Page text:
Technology has made it possible to hold an entire filing cabinet in your pocket and the various benefits to a paperless office are becoming undeniable.
By Peter M. Walzer, Family Lawyer
Paper is slow. Paper is messy. Paper is made from trees. Although we are still dependent on it, paper is becoming obsolete. It started in the late seventies with the law office word processors, which evolved to the PC desktop in the eighties. Floppy disks morphed into small hard disks (although they were still called “floppies”) on which we saved all our documents in those days. The floppies evolved to CD’s, which could hold a lot more data. As hard drives developed to the point that storage space was no longer an issue, we began saving documents on our hard drives, and now CD’s are becoming obsolete. In the past, it was standard practice to maintain a “hard copy” of important files — meaning a paper backup; it was not practical to save boxes of client documents on hard drives because hard drive space was at a premium.
By the turn of the century, scanners had become faster and cheaper. Memory grew from kilobytes to megabytes (1,000,000 bytes), gigabytes (1000 megabytes), and now terabytes (1000 gigabytes). Today’s USB flash drives can hold as much as two gigabytes, or 3,850 one hundred-page Word documents. It is just more practical to carry a flash drive in your pocket rather than cart around stacks of documents.
A Two-Part Evolution
At the same time our office machines were evolving, our mobile devices became an integral part of our work and personal lives. Back in the day, the cool device was the PDA (Personal Data Assistant); my first one was the Palm Pilot with a stylus. Those were a death knell to the “Day Timer,” which were black or tan notebooks where we wrote down our appointments. Then came the Blackberry, which was both a cellular phone and a calendar. We became wired to the internet and we were floating in the Cloud — whether we wanted to admit it or not. Paper became an afterthought. Now mobile phones enable us to do business from anywhere – a car, a court, or a café. As the iPhone supplanted the Blackberry in popularity because it was more reliable for email and had the “cool” factor, computers were also becoming portable – first with laptops, and then tablets. The use of Apps made cell phones and tablets more fun and easy to use.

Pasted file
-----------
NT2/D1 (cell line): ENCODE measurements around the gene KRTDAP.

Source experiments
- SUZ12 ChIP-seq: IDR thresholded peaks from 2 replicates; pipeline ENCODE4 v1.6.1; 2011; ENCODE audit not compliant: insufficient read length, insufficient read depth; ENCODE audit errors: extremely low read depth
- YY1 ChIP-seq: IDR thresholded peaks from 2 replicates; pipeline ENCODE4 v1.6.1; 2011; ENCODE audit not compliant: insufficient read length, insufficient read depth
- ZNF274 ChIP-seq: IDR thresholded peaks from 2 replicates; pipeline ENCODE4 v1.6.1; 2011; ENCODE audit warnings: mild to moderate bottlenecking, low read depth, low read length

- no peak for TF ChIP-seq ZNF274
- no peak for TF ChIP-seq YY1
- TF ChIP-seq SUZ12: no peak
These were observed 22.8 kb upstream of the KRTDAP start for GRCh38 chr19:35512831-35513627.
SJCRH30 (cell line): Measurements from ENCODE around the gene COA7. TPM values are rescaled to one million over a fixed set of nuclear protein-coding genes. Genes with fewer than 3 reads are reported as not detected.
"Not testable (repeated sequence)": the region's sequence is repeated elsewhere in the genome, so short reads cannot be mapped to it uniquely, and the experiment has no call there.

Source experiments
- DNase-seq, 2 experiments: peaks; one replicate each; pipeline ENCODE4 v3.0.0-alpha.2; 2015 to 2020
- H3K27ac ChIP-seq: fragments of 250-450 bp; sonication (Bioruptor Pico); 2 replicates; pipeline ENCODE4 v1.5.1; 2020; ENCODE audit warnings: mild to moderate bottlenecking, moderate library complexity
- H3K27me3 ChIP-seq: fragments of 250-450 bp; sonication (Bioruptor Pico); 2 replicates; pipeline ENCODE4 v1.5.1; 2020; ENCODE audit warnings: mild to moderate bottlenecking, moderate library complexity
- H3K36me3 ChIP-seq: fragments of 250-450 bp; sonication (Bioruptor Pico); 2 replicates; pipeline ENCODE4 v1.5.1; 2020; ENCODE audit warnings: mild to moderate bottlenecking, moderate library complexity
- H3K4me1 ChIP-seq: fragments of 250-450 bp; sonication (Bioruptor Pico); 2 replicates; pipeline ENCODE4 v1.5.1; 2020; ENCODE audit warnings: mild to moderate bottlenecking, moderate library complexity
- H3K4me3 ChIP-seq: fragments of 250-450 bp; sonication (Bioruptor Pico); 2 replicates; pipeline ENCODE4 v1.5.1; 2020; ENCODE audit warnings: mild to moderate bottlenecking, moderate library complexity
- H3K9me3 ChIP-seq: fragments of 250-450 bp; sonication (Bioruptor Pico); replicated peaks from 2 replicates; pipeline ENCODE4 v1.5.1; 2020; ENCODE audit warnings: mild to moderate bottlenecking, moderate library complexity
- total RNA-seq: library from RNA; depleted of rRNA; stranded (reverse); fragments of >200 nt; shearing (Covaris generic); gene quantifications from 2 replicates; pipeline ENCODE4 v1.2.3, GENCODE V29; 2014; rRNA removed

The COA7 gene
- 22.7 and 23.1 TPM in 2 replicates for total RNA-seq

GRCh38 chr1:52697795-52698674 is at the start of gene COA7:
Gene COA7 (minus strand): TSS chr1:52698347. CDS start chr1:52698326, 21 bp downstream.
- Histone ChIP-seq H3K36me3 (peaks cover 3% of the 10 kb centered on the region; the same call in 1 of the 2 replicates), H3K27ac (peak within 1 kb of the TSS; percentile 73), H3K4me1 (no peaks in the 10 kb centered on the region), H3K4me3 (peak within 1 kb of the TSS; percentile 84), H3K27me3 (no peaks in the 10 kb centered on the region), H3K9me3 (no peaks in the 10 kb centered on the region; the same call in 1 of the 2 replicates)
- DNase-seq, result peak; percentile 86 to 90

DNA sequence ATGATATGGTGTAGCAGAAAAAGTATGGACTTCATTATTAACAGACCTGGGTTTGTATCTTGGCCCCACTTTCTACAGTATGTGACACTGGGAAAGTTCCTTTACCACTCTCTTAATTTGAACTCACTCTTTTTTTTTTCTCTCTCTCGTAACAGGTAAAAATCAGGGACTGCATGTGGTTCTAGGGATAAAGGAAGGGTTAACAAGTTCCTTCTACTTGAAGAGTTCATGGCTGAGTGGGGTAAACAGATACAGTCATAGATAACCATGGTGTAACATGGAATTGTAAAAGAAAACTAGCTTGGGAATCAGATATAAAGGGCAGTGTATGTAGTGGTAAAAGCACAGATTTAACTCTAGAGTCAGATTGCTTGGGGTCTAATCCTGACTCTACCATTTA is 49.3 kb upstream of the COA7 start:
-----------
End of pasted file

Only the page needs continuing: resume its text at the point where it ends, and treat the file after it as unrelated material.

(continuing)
Today, most of my correspondence to attorneys, client, and judges is conducted by email. There was a time when I felt compelled to print my emails – just in case. Now I just save them to my database program where they are searchable and printable. Even when we receive physical correspondence, it is scanned and emailed to me to read, which I can do on my iPhone, iPad, or office computer. There are still times when I print out an email or a letter to mark up, but there goes another tree—right?
Since most correspondence is digitized, that part of the file shrunk to almost nothing. But what about the pleadings? As there is currently no e-filing in our courts, we keep a paper copy of everything we file; and because we must serve pleadings by mail (absent a stipulation), we maintain a file copy of our opponent’s pleadings. However, all of these are scanned and saved by our staff, which allows us quick access to the entire file on our server. I don’t remember the last time I walked into the file room and picked up the file.
Paper vs. Digital Files in Court
I still like to take the hard files to court, because I never know if I will have remote access to our server in the courtroom. A digital file is searchable and, in many ways, more convenient than shuffling through a paper file in the courtroom. However, courts still require paper exhibits and in a pinch I can rip an exhibit out of the file and get it admitted. It may be some time before there is a digital transfer of exhibits in our courts. In the future, we will move the document to the court Dropbox and provide access to the judge, clerk, witness, opposing counsel, and court reporter. I expect this shift to come once the courts realize how expensive it is to maintain and store paper.
Document production has gone digital. Adobe Acrobat Pro makes it easy to mark up, OCR, and organize “PDF’s”. It is more convenient to transfer information to a flash drive or place a document in a Dropbox-type program than it is to send paper. There is no reason to store boxes of paper when you can store the same information digitally. Even libraries are becoming obsolete. Gone are the days where there were walls of books. Google Scholar has most of the cases and statutes. There are proprietary programs that access the cloud to fill in the gaps.
Convenience, Speed, and Economy
Paper vs. paperless? Paper still exists, but the speed and economy of bytes will win over time. The reality is that I sit at my computer all day looking at a screen. I go home and I log onto my iPad or cell phone. I may be drafting or emailing, but there is no paper involved. I have a printer to the right of me that was used once today to print a draft of this article for editing purposes, but, for the most part, we are paperless. The shift to paperless wasn’t an overnight coup or even a revolution—it was a mass extinction. You are going to go paperless whether you like it or not. And if you are reading this article in a magazine, tear it up and recycle it. Next time, read it online.
The founder of Walzer & Melcher LLP, Peter M. Walzer is a Certified Family Law Specialist with 29 years of experience practicing divorce law in Los Angeles. A Fellow of both the American Academy of Matrimonial Lawyers and the International Academy of Matrimonial Lawyers, Mr. Walzer exclusively practices divorce and family law in the state of California.